Weight Loss Cuts Care Costs for Diabetes Patients

Overweight individuals with diabetes who lose weight by dieting and increasing their physical activity can reduce their health carecosts by an average of more than $500 per year, according to a new study published in the online issue of Diabetes Care.

“Lifestyle interventions promoting weight loss and physical activity are recommended for overweight and obese people with type 2 diabetes to improve their health,” says Mark A. Espeland, PhD, a professor of public health sciences at Wake Forest Baptist Medical Center and lead studyauthor. “This is the first study to show that weight loss can also save money for these individuals by reducing their health care needs and costs.”

The study evaluated 5,121 obese and overweight people between the ages of 45 and 76 with type 2 diabetes who participated in the National Institutes of Health–sponsored Action for Health in Diabetes (Look AHEAD) study beginning in 2001. One-half of the participants at each of thestudy’s 16 sites across the country were randomly assigned to intensive lifestyle intervention or diabetes support and education programs, and their medical histories were tracked through 2012.

Those in the intensive lifestyle intervention group had 11% fewer hospitalizations and 15% shorter hospital stays. They also used fewer prescription medications. Both of these benefits contributed to an average savings of $5,280 per person in health care costs over 10 years (or $528 per year).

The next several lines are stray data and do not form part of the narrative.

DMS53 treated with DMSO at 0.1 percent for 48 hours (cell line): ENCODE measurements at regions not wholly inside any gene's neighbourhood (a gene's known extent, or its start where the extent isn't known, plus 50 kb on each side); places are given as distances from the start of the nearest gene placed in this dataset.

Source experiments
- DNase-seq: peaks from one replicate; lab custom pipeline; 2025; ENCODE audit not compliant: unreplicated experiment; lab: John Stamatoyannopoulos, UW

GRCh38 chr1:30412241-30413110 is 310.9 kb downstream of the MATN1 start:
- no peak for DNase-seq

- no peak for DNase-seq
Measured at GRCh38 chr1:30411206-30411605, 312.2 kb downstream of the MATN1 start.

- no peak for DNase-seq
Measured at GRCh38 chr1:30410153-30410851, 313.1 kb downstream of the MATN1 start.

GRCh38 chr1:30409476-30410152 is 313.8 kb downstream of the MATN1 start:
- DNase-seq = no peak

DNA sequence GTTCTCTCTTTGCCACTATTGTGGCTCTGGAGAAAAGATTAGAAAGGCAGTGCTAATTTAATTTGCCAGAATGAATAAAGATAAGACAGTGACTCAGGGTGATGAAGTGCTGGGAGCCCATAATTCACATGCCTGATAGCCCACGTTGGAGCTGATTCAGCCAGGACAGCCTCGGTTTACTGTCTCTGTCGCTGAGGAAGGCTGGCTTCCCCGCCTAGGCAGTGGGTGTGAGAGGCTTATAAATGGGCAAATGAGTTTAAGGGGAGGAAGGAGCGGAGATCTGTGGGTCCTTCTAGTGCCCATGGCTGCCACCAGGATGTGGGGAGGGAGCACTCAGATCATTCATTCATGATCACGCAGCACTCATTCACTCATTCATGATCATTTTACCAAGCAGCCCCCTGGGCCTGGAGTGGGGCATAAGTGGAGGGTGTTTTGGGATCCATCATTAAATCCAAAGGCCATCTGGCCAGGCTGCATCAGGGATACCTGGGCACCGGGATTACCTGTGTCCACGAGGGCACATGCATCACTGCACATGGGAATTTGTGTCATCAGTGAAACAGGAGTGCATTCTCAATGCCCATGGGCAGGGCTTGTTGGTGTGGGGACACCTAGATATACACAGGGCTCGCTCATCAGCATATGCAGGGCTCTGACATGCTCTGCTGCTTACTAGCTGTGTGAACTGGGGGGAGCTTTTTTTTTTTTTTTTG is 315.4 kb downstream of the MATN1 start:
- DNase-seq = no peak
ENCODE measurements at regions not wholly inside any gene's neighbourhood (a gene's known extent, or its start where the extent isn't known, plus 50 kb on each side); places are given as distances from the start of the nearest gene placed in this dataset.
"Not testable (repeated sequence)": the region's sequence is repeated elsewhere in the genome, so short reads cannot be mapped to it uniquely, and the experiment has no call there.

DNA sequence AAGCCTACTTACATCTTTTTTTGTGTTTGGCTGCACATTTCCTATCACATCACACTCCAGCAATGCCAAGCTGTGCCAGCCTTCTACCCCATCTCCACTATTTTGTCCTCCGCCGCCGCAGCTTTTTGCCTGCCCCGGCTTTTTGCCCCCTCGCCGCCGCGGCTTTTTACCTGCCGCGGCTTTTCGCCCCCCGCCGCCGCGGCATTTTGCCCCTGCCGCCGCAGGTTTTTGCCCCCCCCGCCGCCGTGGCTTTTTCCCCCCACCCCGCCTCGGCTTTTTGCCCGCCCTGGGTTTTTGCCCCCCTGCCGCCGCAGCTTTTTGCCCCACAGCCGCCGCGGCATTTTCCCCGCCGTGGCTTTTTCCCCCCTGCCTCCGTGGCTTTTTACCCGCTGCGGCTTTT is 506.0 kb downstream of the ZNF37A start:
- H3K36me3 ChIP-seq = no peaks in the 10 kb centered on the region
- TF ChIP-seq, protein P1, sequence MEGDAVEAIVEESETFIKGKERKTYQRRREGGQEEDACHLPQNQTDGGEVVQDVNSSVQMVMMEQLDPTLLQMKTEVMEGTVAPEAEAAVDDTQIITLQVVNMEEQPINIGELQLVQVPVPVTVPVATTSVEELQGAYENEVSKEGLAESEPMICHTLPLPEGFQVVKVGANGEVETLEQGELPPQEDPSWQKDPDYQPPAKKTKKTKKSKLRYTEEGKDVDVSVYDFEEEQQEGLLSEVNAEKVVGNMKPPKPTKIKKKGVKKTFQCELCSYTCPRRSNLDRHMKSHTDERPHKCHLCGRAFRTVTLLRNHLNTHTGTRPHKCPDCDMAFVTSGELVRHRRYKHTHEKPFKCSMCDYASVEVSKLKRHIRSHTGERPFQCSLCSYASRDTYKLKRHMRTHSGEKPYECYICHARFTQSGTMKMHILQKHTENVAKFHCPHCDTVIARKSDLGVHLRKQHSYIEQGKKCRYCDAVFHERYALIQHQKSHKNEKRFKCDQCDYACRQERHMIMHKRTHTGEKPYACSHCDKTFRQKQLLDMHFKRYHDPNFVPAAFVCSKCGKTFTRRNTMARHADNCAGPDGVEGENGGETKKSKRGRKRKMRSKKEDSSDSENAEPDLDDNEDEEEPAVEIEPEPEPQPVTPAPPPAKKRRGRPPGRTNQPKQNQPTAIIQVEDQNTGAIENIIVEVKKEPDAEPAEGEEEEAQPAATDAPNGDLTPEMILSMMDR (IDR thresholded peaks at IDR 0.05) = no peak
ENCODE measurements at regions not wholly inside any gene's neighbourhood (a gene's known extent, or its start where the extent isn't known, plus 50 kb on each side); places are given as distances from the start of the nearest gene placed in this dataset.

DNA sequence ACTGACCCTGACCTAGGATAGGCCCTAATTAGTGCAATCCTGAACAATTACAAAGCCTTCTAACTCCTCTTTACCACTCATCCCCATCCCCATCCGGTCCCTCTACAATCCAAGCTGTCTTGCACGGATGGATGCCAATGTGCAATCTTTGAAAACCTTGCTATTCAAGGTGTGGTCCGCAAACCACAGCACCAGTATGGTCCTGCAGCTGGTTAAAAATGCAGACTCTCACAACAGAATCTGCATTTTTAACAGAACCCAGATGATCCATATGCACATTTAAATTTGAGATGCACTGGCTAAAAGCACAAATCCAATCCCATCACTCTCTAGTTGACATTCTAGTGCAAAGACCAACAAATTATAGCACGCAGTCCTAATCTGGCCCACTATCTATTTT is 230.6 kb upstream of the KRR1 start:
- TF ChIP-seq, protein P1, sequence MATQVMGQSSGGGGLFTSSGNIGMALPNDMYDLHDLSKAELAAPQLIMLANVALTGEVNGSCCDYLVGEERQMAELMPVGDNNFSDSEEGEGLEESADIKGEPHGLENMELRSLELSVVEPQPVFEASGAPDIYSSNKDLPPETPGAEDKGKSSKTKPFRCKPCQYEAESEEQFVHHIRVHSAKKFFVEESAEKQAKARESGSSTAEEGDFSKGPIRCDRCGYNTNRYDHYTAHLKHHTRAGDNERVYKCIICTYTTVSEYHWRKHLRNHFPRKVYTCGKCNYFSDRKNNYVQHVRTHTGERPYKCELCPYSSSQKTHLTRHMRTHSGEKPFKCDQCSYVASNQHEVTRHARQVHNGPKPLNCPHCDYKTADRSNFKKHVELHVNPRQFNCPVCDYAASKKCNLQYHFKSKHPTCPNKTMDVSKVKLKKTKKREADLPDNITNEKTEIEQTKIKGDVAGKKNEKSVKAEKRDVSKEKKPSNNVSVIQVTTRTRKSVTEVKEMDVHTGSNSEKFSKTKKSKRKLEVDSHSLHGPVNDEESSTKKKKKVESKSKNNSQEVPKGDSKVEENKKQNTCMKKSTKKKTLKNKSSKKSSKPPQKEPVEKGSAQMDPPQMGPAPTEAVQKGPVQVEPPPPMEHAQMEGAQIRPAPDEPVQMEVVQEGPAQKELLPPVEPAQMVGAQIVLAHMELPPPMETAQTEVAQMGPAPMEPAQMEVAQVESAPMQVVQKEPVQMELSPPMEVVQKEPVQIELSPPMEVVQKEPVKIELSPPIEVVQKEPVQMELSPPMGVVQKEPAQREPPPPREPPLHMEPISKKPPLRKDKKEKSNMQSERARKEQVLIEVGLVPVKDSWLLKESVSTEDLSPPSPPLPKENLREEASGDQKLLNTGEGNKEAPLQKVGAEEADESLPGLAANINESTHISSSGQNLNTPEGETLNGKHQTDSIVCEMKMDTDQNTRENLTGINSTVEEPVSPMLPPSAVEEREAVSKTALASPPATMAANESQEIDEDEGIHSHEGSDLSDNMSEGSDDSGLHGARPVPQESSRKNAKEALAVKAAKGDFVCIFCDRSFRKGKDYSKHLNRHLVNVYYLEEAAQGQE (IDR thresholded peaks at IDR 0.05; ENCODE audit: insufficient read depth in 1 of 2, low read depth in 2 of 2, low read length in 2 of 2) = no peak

Espeland says the people in the intensive lifestyle intervention program maintained lower weights and higher levels of physicalactivity throughout the study than those in the diabetes support and education programs group, resulting in better control of their diabetes, blood pressure, sleep quality, physical function, and symptoms of depression. He adds that the cost savings for those in the lifestyle intervention group were relatively consistent regardless of age, initial weight, sex, or ethnicity.

“Type 2 diabetes is a chronic disease that is affecting more and more adults, increasing their health care needs and costs,” Espeland says. “This study shows that by losing weight and being physically active, individuals can reduce these costs.”

Source: Wake Forest Baptist Medical Center

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